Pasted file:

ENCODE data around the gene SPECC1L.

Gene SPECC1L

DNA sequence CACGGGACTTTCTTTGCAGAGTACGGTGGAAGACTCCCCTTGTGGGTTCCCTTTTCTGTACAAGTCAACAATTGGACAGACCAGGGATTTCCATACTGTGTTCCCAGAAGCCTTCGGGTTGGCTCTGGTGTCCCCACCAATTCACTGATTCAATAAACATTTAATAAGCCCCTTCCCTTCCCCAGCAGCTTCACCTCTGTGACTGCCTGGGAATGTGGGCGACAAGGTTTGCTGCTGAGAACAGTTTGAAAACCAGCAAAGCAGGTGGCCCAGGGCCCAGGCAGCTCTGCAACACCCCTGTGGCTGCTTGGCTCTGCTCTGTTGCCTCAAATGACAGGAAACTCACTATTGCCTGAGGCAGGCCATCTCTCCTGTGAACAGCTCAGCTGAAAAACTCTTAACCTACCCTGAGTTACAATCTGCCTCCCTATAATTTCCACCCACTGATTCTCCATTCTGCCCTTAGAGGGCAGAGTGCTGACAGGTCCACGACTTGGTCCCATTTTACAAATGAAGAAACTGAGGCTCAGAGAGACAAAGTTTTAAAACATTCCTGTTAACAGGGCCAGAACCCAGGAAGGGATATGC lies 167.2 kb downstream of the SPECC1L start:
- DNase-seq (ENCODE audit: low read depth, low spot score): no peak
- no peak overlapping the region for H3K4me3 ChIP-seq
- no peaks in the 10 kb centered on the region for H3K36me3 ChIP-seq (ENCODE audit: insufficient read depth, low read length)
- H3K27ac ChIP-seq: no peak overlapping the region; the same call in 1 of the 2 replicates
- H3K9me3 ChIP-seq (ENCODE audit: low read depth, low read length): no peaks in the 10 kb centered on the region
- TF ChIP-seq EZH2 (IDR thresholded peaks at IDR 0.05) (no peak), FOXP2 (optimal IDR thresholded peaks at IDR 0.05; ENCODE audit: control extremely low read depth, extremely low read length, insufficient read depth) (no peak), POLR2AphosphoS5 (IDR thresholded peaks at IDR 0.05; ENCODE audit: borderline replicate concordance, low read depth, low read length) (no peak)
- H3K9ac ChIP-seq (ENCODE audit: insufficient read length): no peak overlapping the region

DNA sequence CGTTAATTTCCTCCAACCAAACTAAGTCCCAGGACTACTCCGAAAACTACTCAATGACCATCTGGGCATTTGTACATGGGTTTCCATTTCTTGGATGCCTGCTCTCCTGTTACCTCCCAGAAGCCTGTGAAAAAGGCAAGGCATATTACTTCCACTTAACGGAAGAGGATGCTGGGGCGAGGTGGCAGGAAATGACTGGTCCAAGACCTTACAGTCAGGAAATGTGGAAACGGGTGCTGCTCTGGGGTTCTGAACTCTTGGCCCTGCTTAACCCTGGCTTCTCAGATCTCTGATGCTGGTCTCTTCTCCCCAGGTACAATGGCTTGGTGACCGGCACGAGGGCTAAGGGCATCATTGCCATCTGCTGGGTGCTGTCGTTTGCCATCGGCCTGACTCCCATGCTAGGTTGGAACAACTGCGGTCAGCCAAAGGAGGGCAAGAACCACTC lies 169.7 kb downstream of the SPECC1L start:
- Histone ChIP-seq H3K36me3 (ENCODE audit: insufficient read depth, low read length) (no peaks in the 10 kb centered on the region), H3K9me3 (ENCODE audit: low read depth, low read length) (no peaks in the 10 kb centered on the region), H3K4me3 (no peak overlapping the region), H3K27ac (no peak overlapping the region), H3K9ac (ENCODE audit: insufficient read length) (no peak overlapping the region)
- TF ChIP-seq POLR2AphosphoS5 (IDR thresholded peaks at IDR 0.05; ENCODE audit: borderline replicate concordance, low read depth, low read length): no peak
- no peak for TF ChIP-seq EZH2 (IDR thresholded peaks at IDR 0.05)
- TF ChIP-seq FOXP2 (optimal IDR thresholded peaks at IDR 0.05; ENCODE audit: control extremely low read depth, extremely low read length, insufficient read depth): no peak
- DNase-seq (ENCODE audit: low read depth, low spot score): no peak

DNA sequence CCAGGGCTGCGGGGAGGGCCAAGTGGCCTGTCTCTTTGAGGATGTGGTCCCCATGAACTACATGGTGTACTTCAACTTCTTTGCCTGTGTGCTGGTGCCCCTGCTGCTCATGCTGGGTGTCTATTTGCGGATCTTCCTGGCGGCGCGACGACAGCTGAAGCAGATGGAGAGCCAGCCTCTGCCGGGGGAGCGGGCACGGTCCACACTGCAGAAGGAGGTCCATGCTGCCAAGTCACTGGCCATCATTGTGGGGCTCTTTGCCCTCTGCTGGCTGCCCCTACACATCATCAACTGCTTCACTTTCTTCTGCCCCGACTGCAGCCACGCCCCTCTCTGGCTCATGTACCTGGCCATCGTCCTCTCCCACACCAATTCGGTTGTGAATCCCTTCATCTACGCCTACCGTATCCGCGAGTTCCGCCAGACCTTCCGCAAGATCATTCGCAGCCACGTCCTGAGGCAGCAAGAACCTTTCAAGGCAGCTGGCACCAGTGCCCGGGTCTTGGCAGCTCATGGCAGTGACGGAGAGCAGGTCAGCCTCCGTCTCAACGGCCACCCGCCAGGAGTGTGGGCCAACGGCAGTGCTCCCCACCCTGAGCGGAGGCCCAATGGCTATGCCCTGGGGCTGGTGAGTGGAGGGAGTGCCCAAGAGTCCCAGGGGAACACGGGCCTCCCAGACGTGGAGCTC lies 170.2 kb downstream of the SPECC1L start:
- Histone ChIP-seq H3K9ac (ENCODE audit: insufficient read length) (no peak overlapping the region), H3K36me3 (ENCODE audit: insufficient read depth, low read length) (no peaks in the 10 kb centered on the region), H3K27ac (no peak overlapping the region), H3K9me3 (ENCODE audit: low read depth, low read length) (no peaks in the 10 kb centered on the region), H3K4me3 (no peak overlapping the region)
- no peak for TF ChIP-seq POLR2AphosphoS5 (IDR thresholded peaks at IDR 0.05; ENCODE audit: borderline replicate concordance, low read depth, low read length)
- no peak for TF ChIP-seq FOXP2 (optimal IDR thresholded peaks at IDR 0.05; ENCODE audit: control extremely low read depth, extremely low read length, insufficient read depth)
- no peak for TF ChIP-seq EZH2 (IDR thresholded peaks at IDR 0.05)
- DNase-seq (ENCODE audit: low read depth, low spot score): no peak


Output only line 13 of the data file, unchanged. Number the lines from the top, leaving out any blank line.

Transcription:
- TF ChIP-seq POLR2AphosphoS5 (IDR thresholded peaks at IDR 0.05; ENCODE audit: borderline replicate concordance, low read depth, low read length): no peak